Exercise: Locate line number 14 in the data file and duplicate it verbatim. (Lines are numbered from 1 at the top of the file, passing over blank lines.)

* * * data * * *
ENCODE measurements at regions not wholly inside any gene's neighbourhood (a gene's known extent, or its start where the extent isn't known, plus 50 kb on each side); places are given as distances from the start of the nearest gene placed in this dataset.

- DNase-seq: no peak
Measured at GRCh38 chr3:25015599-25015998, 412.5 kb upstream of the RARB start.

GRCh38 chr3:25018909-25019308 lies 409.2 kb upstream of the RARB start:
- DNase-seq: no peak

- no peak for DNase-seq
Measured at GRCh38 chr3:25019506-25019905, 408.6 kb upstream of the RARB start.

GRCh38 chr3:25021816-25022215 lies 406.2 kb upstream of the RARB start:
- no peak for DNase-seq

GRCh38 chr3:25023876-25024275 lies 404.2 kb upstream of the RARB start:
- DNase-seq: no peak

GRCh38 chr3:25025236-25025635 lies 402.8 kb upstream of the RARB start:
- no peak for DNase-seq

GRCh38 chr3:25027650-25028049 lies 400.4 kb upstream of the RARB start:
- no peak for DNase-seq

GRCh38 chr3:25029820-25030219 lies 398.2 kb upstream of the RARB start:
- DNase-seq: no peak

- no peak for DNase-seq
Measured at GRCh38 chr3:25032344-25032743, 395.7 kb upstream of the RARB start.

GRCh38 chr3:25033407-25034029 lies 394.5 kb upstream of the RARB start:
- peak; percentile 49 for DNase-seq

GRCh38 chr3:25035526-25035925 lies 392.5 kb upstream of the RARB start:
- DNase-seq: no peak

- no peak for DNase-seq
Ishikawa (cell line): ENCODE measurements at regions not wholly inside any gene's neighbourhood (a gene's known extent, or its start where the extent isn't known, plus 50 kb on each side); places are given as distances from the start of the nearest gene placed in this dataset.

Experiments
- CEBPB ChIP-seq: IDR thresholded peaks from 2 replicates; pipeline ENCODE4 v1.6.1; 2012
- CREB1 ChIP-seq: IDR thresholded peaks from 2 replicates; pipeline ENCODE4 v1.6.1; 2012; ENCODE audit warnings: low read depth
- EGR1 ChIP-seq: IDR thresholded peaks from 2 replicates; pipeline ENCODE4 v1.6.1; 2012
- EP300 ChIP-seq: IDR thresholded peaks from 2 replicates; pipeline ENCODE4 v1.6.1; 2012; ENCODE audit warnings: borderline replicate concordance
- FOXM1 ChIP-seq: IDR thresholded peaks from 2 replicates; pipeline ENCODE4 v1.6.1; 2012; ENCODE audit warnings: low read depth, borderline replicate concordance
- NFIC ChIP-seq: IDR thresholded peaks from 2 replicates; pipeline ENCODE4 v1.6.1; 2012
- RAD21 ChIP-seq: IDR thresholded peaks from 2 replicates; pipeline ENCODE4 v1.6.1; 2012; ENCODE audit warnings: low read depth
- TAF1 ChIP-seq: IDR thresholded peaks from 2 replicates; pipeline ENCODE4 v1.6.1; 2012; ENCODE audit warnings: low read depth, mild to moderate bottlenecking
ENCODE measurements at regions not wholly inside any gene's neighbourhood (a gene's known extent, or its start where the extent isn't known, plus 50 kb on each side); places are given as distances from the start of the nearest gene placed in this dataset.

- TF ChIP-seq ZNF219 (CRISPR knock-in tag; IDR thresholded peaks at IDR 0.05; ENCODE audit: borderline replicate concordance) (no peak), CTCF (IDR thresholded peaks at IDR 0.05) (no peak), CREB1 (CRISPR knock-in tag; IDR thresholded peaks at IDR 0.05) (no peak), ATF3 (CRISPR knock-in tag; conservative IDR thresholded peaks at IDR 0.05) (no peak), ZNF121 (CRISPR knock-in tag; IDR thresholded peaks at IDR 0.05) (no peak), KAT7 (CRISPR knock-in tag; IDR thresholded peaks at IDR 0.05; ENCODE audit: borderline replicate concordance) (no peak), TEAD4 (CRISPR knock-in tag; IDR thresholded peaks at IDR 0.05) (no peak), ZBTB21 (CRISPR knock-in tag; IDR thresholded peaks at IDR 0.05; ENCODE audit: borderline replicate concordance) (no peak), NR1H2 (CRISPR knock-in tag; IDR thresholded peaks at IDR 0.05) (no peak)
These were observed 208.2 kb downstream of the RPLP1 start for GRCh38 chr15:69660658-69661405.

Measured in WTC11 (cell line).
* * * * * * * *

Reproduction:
GRCh38 chr3:25027650-25028049 lies 400.4 kb upstream of the RARB start: